Youth and Identity in Chicago Literature

Native Son

"Why they make us live in one corner of the city? Why don’t they let us fly planes and run ships..."
Richard Wright - Native Son

About Richard WrightWriting and Style

Naturalistic writing exposes the dark, harsh reality of life, poverty, prejudice, and racism-this is Bigger Thomas' life. Richard Wright wrote Native Son in 1940. It is a novel about anti-hero Bigger Thomas growing up on the South Side of Chicago. His family lives in a one room apartment. Each morning they dress shamefully in front of one another. The novel is written mostly in the third person, where Wright gets inside the head of the brute protagonist and explains his feelings, views, and confusion. Themes and motifs that run throughout include the relationship between the oppressed and the oppressor, religion, Communism, and justice. Right away, we learn that Bigger is destined to do something horrible, and that he has little to no control over his fate-that before he was born, outside forces blazed his path. Throughout the novel, Richard Wright explores how these themes of racism and poverty affect Bigger's development as a Black man and, more generally speaking, as a teenager; because, due to the financial disadvantages of the family, Bigger is incapable of growing up. He is made responsible for the welfare of his family without a choice. Bigger Thomas lives in a world where mystical and legendary moments don't occur; he lives in a world where he has no agency, where the idea of being a pilot was never an option, even from birth.

Finding Agency

When we are first introduced to Bigger's life, we see a one room apartment. We see brothers and sisters changing and eyes all around. We see the destitution of the building; cracks in the walls, broken wooden floor boards, and a rat. The physical forces around Bigger are corrupting and suffocating. He's only a teenager, but because of his family's financial situation, he must be responsible for everyone. His family's welfare depends on his choices. However, he never really has a choice. At the very beginning of the novel, Bigger mentions how he senses that he is going to do something very wrong at some point, something that he won't be able to control. This of course is the foreshadowing of his murderous action. But along with these premonitions, Bigger briefly dreams about freedom.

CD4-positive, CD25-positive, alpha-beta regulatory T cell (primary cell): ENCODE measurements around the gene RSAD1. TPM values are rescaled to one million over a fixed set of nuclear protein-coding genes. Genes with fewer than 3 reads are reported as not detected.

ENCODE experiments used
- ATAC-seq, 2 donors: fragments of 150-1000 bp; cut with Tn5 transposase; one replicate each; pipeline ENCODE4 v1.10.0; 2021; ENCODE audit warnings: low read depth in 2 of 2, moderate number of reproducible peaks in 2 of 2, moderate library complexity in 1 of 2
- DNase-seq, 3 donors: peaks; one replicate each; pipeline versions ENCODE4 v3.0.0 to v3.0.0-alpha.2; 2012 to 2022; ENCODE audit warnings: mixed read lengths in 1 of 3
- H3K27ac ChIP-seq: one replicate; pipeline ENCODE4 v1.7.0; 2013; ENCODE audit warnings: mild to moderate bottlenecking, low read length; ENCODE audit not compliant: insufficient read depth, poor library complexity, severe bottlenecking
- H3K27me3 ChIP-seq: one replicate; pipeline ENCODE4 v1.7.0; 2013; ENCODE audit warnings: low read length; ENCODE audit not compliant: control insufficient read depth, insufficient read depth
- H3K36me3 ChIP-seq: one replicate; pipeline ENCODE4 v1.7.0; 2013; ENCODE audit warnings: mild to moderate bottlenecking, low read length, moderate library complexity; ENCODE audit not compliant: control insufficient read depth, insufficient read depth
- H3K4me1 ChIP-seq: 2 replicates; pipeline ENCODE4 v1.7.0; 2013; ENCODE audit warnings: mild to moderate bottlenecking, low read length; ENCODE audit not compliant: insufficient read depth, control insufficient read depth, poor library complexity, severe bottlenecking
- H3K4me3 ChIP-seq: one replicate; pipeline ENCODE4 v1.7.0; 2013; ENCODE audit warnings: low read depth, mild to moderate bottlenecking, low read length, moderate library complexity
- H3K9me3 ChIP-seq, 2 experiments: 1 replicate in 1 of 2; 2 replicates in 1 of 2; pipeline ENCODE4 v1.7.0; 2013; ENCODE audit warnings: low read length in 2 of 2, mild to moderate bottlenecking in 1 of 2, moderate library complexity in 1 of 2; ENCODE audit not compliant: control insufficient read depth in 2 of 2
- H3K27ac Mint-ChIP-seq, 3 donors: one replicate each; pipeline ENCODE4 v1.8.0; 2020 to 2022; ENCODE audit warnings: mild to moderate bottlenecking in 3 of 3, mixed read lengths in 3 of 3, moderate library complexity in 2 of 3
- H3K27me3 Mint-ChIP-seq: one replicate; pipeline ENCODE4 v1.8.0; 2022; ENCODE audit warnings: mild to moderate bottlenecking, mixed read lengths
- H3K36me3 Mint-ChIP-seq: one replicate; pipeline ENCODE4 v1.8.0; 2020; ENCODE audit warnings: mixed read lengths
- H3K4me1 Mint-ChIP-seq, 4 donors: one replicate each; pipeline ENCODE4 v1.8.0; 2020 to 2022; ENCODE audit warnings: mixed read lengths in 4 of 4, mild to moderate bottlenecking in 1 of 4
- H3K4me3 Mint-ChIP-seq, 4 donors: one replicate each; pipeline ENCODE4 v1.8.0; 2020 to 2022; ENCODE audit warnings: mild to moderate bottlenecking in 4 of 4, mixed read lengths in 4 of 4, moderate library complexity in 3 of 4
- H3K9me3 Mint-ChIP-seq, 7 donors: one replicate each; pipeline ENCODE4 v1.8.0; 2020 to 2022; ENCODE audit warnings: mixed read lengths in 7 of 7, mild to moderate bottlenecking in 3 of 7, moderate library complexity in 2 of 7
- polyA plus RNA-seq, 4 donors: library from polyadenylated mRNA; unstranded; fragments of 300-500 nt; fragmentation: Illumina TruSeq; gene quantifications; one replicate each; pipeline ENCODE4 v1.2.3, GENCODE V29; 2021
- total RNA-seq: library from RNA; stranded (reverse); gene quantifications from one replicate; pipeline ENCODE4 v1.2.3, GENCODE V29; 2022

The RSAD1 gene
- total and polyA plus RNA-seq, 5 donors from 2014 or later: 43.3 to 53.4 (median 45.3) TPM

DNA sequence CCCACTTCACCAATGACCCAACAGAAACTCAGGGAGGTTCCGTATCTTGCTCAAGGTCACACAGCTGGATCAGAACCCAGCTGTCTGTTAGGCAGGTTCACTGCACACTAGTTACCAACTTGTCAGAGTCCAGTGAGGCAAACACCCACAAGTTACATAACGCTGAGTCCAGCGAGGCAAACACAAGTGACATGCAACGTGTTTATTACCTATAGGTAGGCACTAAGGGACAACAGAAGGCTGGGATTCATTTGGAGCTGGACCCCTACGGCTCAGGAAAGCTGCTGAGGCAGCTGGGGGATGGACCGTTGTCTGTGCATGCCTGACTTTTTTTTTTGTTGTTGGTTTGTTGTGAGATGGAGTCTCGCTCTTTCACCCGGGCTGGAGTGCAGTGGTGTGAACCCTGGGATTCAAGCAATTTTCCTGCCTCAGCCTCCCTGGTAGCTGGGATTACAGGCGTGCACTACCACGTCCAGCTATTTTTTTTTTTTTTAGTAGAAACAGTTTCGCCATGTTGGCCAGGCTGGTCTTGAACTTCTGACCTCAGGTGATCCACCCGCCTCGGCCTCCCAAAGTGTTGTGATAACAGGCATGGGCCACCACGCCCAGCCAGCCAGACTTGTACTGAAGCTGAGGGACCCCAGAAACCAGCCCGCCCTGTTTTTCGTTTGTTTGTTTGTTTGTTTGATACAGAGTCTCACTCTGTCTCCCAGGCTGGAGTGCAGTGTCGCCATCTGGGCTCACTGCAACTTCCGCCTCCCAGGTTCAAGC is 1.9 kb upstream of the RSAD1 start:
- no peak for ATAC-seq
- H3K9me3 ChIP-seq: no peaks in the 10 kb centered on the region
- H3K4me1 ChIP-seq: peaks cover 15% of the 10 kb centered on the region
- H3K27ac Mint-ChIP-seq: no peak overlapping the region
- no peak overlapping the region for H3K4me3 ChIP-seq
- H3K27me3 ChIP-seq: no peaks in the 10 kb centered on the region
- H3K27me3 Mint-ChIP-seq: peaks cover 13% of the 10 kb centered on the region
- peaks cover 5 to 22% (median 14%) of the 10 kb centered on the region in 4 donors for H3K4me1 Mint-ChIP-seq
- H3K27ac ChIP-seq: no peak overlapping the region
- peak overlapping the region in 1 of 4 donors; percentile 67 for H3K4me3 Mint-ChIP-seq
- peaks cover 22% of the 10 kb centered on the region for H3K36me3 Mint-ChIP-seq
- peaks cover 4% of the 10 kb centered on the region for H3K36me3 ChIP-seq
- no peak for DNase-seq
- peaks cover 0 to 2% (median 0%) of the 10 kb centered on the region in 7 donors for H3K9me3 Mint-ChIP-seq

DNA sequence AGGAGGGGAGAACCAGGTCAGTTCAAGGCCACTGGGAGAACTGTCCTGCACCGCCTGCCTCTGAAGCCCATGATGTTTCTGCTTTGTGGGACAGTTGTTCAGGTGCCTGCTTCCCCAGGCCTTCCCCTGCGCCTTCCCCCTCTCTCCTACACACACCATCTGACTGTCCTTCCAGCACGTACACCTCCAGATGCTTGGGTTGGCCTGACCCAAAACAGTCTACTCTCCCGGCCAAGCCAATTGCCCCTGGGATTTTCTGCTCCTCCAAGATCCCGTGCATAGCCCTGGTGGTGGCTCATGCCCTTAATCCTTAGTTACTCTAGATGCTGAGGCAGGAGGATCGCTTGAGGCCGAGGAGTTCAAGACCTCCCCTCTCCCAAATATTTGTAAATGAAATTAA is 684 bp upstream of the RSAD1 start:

"Look!" Bigger said. "What?" "That plane writing up there," Bigger said, pointing. "Oh!" They squinted at a tiny ribbon of unfolding vapor that spelled out the word: USE...the plane was so far away that at times the strong glare of the sun blanked it from sight. "You can hardly see it," Gus said. "Looks like a little bird," Bigger breathed with childlike wonder. "Them white boys sure can fly," Gus said. "Yeah," Bigger said wistfully. "They get a chance to do everything." Bigger continues to say that he could fly a plane if he had the chance, and Gus responds, "If you wasn't black and if you had some money and if they'd let you go to that aviation school, you could fly a plane." In dreaming of becoming a pilot or being one of those guys on the beach that he sees in the movies, Bigger is alluding to childhood aspirations. But, because his life is predetermined, because he is black, these dreams are immediately shot down. Bigger's lifestyle is somewhat similar to the rough and tough imagination of Studs Lonigan. He has a gang of friends and they do beat each other up every now and then, but Bigger has none of the agency that Studs possesses. He identifies himself as the universally defeated black man who must forget about his dreams and grow up. But what he grows up to become is only the summation of all of the outside forces and oppression around him.